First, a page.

Raffey Cassidy Joins George Clooney in Brad Bird Sci-Fi 'Tomorrowland'

Raffey Cassidy in Snow White and the Huntsman

The Christmas season of 2014 will not only mark the release of the final chapter of Peter Jackson's The Hobbit movies, There and Back Again, but will also bring a sprinkling of sci-fi magic to go with the fantasy kind.

Tomorrowland, a dimension-transversing movie co-written by Damon Lindelof and Jeff Jensen and directed by Brad Bird, is currently set to star George Clooney in the lead role as a man who discovers the door into another world. The script was kept tightly under wraps for a long time, but recently details have begun to leak as Disney begin prepping the film for production.

The Hollywood Reporter has now revealed the newest cast member to join Tomorrowland: a young and relatively unknown British actress named Raffey Cassidy, whose character will play an integral role in the story. Cassidy previously played a young version of Kristen Stewart's character in Snow White and the Huntsman, and also depicted a childhood version of Eva Green's character in Dark Shadows. More recently, she starred alongside Jeremy Piven in period drama Mr. Selfridge for UK channel ITV.

Cassidy will play one of the film's principal characters, a pre-pubescent female robot called Athena who, despite her appearance, has been around for decades and first met Frank Walker (Clooney) when they were both physically the same age. Despite early attempts to keep the plot of the film tightly under wraps, a synopsis was pieced together a few weeks ago based on the film's casting call.

According to the leaked plot summary (bear in mind that none of this has yet been confirmed by the film's creators), the 'Tomorrowland' of the title is a lost city that exists in an alternate dimension, where scientific progress has far outstripped our own. The film begins with Frank meeting Athena at the 1964 World's Fair during his boyhood. When the robot girl sees potential in the human boy, she sneaks him into Tomorrowland, but he is eventually thrown out by Mayor David Nix (Hugh Laurie) during a purge of all creative thinkers.

The film's original title, 1952, may have been a reference to year in which Frank was born, or may simply hint at the connection between the fictional world of Tomorrowland and the true-life story of Walt Disney, who bought the land upon which Walt Disney World Florida (and its themed subsection, Tomorrowland) would eventually be built in 1953. Bird and Lindelof have both hinted at the film's story by tweeting images of a briefcase labelled '1952' that contained, among other items, a picture of Disney.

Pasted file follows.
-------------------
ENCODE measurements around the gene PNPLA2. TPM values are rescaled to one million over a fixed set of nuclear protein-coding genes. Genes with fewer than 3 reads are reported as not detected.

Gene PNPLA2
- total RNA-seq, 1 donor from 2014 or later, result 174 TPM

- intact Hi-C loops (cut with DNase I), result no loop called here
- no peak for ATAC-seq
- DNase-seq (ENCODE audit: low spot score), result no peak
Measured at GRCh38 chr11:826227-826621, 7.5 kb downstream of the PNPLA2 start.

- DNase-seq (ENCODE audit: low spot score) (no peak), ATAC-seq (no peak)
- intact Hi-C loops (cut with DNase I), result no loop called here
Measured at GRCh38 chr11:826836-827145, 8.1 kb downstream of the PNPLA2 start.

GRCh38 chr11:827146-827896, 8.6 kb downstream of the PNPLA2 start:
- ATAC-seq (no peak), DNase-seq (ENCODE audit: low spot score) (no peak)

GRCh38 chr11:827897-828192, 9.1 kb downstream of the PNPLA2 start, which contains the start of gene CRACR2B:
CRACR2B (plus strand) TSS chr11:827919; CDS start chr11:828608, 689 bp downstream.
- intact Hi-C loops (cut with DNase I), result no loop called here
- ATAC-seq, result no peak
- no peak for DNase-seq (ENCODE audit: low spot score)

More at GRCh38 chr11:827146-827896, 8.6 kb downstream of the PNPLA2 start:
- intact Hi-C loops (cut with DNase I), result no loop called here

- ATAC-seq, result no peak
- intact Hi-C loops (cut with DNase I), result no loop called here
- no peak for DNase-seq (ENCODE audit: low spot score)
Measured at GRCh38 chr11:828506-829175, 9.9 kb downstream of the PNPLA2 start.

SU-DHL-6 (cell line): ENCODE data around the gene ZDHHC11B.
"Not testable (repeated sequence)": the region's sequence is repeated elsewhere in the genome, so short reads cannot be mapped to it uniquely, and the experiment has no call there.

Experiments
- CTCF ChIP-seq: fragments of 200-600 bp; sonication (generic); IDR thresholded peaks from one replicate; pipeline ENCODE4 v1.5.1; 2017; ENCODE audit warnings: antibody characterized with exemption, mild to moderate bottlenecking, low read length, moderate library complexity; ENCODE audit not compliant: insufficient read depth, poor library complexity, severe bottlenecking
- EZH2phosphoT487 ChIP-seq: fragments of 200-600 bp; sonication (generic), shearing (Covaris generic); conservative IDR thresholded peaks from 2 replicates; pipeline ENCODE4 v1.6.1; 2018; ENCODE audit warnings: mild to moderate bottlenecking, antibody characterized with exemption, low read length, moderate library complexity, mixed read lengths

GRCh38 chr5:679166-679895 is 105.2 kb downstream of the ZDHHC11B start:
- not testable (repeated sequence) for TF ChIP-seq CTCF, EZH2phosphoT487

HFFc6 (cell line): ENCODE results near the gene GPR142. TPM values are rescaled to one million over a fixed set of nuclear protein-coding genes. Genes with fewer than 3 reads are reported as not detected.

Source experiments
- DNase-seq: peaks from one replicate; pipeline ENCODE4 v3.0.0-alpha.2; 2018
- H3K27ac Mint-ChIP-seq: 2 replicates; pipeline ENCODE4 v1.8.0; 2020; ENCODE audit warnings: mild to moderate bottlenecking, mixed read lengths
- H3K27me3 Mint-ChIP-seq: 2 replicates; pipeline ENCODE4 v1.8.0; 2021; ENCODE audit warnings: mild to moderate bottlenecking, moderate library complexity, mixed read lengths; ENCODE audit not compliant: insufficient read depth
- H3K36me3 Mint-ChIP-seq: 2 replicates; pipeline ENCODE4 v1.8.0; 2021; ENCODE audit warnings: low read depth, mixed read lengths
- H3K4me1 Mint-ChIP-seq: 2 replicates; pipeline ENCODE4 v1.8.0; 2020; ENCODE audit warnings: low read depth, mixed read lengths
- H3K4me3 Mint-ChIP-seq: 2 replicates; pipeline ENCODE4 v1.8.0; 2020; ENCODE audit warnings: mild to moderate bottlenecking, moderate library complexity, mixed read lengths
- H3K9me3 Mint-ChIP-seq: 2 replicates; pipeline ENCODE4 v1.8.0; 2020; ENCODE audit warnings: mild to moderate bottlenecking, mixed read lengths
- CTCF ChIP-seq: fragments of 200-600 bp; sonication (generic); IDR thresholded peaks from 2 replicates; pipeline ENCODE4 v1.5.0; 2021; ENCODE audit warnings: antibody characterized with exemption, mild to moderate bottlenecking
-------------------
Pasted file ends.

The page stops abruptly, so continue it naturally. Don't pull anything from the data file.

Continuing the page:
Tonally, many comparisons have been made between Tomorrowland and Close Encounters of the Third Kind, though Bird confirmed earlier in the year that aliens won't be one of the sci-fi concepts to feature in the film. The concept of a society cut off from our own and dedicated to technological advancement is thematically similar to Irrational Games' Bioshock and Bioshock: Infinite, which explored the "idealist" civilizations of Rapture and Columbia, respectively.

It's early days yet for Tomorrowland, but with the cast and creative team that have been assembled, anticipation is already high. Brad Bird made his feature debut in 1999 with the fantastic adaptation of Ted Hughes' novel The Iron Giant, and proved adept at handling the idea of robots with souls in that film. His most recent release, Mission Impossible: Ghost Protocol, received almost universally positive reviews from critics and it seems like Tomorrowland's script is in solid hands.

The writing itself is another matter, however, coming from Prometheus scribe Damon Lindelof and stuntman-turned-screenwriter Jeff Jensen. The basic concept is certainly interesting, but for many sci-fi fans Prometheus failed to live up to the (admittedly high) expectations placed upon it. Perhaps the key to enjoying Tomorrowland is to hold off on the excitement for now.

Tomorrowland opens in theaters on December 19th, 2014.


Source: THR

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